Thursday, July 22, 2010

Obscure Oddities: Giulio Questi's ARCANA (1972)

One of the great joys of being a Video Junkie ® is the fine art of the discovery. We wade through so much junk (see this entire site) that it pays off when you see something really good. But the best is when you see something so out there that it knocks your socks off. You know a movie so bizarre that when you finish it you wonder what the hell you just saw. The kind of flick when you describe it to your friends they think you lying and instead relaying something out of a fever dream. Such is the case with Giulio Questi’s ARCANA.

If you’re reading this blog then Italian director Questi should be a familiar name. My only exposure to him was within the last few years when I watched the positively surreal DEATH LAID AN EGG (1968). I think it is safe to say it is the only film to feature a love triangle against the backdrop of prostitute murders and the high tech chicken farming industry. Well, I should say only legal film to feature such things. Obviously the film is one of a kind. I hear his western DJANGO, KILL! (1967) does for the spaghetti western genre what EGG did for the giallo subgenre. So, naturally, when I saw a grey market dealer offering up his rare ARCANA, I decided to take a look.

Now this is one tough puppy to summarize, but I’ll give it a shot. ARCANA tells the story of widow psychic Rose Tarantino (Lucia Bose), who runs her business in a slummy apartment building in Milan. Mrs. Tarantino is a bit of a charlatan while her son (Maurizio Degli Esposti) is the real deal, born with the power to see into the lives of their clients. Naturally, she exploits this to groups of folks who come into be “healed” by his touch. The son – whose name I don’t ever believe is mentioned – is one odd kid though as he likes to make faces in the mirror, cross dress and dabble in the real black arts. When client Marisa (Tina Aumont) becomes pregnant, she goes to Mrs. Tarantino for a talisman. Now the mother is content on creating a fake charm, but the son insists on making a real one. When he presents it to Marisa, she collapses and falls into convulsions. The son then wanders around the city, placing his homemade trinkets everywhere and visiting the underground subway rail where his construction worker father was killed by a train. The film culminates with Marisa coming to Mrs. Tarantino to get an abortion, which turns into a big get together for her clients. The end result is the son having a dwarf whisper into his ear as he unleashes chaos all over the city with the military gunning down folks.

I can practically hear you saying WTF? The funny thing is the paragraph above is just an attempt to put everything into some kind of digestible plot. Honestly, Questi doesn't seem that concerned with the plot and more interested in staging some really weird stuff. There are so many bizarre on goings here that the film almost becomes hypnotic. The “normal” strange stuff includes the incestuous nature of the mother/son relationship (she bathes him and they sleep in bed together). The “slightly out there” stuff includes the son threatening the mom in bed with a knife to tell him about a real talisman and this causes plates to fly around the kitchen.

Now the “Alejandro Jodorowsky would approve” stuff includes things like the children in the hallway that quack and bow to an egg (see pic to the right) and later bite an old man to death; the dwarf who brings a bridal dress to the abortion and whispers in the son’s ear; an legless man collecting disability and then saying to the son, “I’m not really disabled. It’s a trick” before some cops come and grab him; and the son building a shrine in his bedroom with string and photos he’s stolen from clients. The absolute show stopper though is the montage after the son makes the talisman that features a man playing a violin as Questi crosscuts between the images of some men hoisting a donkey onto the roof of a church (WTF?) and Mrs. Tarantino dancing zombie-like in her kitchen with ten other folks before she pukes up some frogs. Mrs. Bose – later seen as Elisabeth Bathory in THE LEGEND OF BLOOD CASTLE (19733) – is quite a trooper as she coaxes and ejects several live frogs from her mouth (see pics below). Let’s see Angelina Jolie do that for her art! An epic WTF moment that should be seen by cult film devotees worldwide.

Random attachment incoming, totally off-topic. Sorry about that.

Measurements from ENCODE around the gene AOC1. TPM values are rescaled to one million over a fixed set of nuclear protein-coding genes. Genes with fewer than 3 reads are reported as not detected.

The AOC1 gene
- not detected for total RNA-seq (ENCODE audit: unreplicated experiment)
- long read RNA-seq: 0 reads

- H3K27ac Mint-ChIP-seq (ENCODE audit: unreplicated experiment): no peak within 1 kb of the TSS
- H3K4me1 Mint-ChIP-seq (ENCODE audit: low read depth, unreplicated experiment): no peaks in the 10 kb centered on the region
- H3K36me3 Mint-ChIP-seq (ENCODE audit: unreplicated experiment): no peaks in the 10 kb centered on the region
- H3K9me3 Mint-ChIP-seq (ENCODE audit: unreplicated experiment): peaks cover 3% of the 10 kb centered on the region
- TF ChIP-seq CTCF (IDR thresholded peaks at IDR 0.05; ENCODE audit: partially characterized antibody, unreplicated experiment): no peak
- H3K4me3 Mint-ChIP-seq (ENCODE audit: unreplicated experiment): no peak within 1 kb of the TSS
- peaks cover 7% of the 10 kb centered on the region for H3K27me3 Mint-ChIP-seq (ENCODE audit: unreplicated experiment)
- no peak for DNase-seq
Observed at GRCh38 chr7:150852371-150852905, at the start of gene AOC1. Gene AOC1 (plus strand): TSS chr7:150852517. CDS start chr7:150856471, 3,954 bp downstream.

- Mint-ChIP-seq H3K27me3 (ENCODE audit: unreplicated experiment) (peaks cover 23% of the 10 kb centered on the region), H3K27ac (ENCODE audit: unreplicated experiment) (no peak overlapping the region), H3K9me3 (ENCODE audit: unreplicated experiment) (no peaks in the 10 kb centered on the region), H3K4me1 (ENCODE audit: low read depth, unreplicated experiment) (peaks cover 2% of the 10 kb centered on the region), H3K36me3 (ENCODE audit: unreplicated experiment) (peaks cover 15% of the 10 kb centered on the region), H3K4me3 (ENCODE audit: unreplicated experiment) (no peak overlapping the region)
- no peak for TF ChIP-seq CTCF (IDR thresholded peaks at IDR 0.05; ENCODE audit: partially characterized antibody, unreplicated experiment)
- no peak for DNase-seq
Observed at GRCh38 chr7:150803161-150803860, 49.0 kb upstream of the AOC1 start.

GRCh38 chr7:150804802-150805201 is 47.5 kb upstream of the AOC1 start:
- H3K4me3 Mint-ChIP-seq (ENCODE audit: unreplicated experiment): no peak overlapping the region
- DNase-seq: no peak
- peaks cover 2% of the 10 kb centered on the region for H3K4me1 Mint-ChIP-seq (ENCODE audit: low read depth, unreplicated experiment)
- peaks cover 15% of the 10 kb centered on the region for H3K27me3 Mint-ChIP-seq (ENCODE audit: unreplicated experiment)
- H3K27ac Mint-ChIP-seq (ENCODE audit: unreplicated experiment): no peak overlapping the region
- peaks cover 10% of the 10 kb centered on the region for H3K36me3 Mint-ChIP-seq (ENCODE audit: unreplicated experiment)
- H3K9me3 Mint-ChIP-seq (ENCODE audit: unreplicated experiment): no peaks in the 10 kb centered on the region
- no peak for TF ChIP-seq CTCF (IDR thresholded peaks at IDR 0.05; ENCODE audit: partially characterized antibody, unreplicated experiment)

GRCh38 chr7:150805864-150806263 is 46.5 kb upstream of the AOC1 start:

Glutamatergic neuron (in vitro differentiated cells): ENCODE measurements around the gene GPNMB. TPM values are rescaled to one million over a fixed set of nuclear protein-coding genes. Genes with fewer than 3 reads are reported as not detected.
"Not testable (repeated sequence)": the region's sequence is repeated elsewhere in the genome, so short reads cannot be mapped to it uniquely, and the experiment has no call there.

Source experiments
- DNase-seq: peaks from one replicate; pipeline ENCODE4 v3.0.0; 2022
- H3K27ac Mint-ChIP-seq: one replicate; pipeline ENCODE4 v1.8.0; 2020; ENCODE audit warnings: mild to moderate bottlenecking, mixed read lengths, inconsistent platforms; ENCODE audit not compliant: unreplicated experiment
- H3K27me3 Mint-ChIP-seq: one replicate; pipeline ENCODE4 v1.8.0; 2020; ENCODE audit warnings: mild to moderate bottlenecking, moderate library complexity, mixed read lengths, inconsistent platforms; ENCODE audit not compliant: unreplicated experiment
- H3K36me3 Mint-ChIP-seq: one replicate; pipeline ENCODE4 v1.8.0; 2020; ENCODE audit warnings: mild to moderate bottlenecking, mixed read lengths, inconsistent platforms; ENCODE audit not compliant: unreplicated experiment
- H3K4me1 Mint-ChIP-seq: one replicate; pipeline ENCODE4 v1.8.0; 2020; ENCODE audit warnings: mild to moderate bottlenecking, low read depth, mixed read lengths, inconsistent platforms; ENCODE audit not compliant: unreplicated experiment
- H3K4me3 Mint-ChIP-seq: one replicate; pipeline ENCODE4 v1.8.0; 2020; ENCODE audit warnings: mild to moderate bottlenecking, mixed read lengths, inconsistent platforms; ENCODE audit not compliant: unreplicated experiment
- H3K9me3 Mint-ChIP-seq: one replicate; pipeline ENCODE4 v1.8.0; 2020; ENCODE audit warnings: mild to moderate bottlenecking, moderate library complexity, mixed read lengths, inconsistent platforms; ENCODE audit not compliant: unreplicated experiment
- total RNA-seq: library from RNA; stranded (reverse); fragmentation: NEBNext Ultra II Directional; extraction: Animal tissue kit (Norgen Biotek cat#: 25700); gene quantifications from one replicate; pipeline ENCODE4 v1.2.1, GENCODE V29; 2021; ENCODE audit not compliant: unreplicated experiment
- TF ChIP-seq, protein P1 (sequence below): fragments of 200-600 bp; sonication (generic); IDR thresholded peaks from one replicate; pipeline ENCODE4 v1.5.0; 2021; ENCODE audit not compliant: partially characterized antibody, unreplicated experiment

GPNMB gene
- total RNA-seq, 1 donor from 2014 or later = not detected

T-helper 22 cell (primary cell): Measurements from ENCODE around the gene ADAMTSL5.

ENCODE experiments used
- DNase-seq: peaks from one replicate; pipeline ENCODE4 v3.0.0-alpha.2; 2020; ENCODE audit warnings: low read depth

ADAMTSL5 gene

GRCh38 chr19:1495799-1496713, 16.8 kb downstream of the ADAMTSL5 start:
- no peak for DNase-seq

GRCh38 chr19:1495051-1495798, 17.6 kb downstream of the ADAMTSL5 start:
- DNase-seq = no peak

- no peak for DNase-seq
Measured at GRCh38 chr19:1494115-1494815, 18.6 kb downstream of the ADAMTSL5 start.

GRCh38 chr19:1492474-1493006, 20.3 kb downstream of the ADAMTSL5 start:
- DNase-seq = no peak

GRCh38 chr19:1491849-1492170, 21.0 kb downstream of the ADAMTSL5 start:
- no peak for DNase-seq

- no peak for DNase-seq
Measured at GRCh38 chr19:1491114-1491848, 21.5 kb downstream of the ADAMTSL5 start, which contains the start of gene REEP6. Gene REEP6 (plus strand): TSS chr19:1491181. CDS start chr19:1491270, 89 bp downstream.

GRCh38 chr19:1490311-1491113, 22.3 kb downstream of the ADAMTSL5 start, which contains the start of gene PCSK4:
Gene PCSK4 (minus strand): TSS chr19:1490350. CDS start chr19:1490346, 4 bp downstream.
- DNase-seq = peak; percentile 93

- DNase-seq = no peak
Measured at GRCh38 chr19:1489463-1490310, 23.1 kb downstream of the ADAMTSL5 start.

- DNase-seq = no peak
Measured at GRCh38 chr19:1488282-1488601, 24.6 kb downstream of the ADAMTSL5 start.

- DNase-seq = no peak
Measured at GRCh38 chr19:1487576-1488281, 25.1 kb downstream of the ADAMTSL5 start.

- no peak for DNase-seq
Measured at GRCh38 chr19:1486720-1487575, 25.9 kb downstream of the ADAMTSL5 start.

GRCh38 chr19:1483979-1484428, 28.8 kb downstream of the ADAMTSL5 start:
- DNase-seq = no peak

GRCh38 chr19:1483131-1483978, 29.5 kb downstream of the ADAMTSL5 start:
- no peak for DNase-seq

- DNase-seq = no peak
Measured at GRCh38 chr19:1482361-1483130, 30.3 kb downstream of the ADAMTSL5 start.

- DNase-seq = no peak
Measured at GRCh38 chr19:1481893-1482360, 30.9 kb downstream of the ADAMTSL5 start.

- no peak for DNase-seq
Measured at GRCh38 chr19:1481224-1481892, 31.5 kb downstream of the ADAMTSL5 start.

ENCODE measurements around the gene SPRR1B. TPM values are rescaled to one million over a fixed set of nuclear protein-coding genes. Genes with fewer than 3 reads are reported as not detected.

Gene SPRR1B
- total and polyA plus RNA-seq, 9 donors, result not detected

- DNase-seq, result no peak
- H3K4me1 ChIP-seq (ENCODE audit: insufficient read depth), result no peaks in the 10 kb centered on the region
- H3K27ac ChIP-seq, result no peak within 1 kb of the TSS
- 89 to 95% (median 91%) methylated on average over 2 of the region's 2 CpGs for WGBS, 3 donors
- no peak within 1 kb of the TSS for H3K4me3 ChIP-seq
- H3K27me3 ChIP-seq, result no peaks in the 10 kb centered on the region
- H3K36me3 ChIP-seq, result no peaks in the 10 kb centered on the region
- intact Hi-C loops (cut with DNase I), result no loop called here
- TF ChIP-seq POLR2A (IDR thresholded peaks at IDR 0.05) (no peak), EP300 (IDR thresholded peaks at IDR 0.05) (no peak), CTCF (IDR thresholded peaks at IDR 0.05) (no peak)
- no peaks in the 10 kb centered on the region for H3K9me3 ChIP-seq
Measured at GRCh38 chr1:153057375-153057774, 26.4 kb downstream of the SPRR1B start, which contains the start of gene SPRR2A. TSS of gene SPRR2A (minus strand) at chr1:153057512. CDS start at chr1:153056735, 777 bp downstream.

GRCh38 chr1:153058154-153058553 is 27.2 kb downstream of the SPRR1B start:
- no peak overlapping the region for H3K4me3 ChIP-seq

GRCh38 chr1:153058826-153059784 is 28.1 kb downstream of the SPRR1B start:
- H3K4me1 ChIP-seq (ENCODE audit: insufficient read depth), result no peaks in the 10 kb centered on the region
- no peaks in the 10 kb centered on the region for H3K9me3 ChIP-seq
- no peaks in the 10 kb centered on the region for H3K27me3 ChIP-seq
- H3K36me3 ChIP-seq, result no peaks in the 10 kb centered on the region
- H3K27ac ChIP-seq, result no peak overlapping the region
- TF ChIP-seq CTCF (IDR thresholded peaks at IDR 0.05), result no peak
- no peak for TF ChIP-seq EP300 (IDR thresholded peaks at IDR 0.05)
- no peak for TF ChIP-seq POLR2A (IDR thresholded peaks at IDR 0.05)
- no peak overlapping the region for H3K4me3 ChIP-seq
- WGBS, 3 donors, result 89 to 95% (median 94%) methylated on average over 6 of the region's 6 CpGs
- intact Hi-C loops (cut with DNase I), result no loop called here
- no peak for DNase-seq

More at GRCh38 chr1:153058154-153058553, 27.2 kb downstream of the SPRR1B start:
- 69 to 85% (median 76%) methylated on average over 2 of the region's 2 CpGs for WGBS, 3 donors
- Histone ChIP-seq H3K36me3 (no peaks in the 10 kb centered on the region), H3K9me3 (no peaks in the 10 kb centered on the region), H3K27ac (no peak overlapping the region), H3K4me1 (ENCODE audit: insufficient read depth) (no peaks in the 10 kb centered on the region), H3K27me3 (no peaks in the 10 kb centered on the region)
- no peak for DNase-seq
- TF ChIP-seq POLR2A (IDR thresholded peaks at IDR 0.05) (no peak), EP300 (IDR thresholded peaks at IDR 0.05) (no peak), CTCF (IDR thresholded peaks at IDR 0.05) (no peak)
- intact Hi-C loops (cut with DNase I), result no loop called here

So as you can see, ARCANA doesn’t really make a whole lot of sense but that is truly the film’s appeal. You won’t be figuring this one out like INCEPTION unless you have Questi sitting right next to you filling you in on what it is all supposed to mean. Rumor is that the film’s original running time is 111 minutes and that some prints remove 25 minutes from the film. The print I saw runs 104 minutes and, gambler that I am, I’m willing to bet that extra 7 minutes ain’t going to make things any easier.

1 Reactions:

  1. Just watched this and found it rather fascinating. The titles at the beginning of the film claim that it will not be possible to make sense of all that follows, but - referencing Italy's historical embraces of fascism and anarchism - Questi and Arcalli do seem to be attempting to make a statement about how easy it is to dupe/hypnotize the public into believing/doing/following just about anything/anyone. I think the "flying donkey" might actually fit into this argument. Early on, the boy's mother indicates her belief that her mother was a witch so powerful that she could make a donkey fly, yet - in the end - her death is bookended by scenes of villagers accomplishing exactly that without using any magic at all. I'm sure there are many other possible readings of this, but that's what came to my mind.


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